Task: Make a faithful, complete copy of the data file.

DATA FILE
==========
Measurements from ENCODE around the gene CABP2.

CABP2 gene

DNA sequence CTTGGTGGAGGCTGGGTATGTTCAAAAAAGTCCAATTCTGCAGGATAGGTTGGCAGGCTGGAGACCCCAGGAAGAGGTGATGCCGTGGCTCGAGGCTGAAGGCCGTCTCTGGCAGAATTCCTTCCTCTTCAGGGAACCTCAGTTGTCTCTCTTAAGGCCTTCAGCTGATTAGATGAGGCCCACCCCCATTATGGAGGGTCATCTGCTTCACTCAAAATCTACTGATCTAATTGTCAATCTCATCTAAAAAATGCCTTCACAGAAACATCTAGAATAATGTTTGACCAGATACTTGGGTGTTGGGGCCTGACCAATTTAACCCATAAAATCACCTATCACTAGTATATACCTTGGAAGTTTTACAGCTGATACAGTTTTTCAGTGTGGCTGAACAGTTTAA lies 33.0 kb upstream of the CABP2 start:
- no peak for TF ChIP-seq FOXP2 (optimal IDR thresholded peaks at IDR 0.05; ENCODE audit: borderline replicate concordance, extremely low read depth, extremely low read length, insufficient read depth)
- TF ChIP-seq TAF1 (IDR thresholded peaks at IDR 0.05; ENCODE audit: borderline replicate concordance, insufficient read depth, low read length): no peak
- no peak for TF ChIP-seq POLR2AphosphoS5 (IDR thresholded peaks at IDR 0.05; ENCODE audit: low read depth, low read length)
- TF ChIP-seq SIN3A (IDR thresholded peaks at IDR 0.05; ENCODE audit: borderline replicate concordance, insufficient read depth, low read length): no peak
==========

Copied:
Measurements from ENCODE around the gene CABP2.

CABP2 gene

DNA sequence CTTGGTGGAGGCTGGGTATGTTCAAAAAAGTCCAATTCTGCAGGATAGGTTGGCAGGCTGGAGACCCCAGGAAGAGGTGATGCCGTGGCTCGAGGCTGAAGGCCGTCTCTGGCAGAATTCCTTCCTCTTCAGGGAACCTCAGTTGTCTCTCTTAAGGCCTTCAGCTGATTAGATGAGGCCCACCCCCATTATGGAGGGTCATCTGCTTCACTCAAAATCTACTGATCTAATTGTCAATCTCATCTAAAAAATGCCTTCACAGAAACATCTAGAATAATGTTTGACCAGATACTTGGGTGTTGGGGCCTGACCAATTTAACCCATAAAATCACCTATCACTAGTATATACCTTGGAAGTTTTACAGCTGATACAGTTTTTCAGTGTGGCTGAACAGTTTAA lies 33.0 kb upstream of the CABP2 start:
- no peak for TF ChIP-seq FOXP2 (optimal IDR thresholded peaks at IDR 0.05; ENCODE audit: borderline replicate concordance, extremely low read depth, extremely low read length, insufficient read depth)
- TF ChIP-seq TAF1 (IDR thresholded peaks at IDR 0.05; ENCODE audit: borderline replicate concordance, insufficient read depth, low read length): no peak
- no peak for TF ChIP-seq POLR2AphosphoS5 (IDR thresholded peaks at IDR 0.05; ENCODE audit: low read depth, low read length)
- TF ChIP-seq SIN3A (IDR thresholded peaks at IDR 0.05; ENCODE audit: borderline replicate concordance, insufficient read depth, low read length): no peak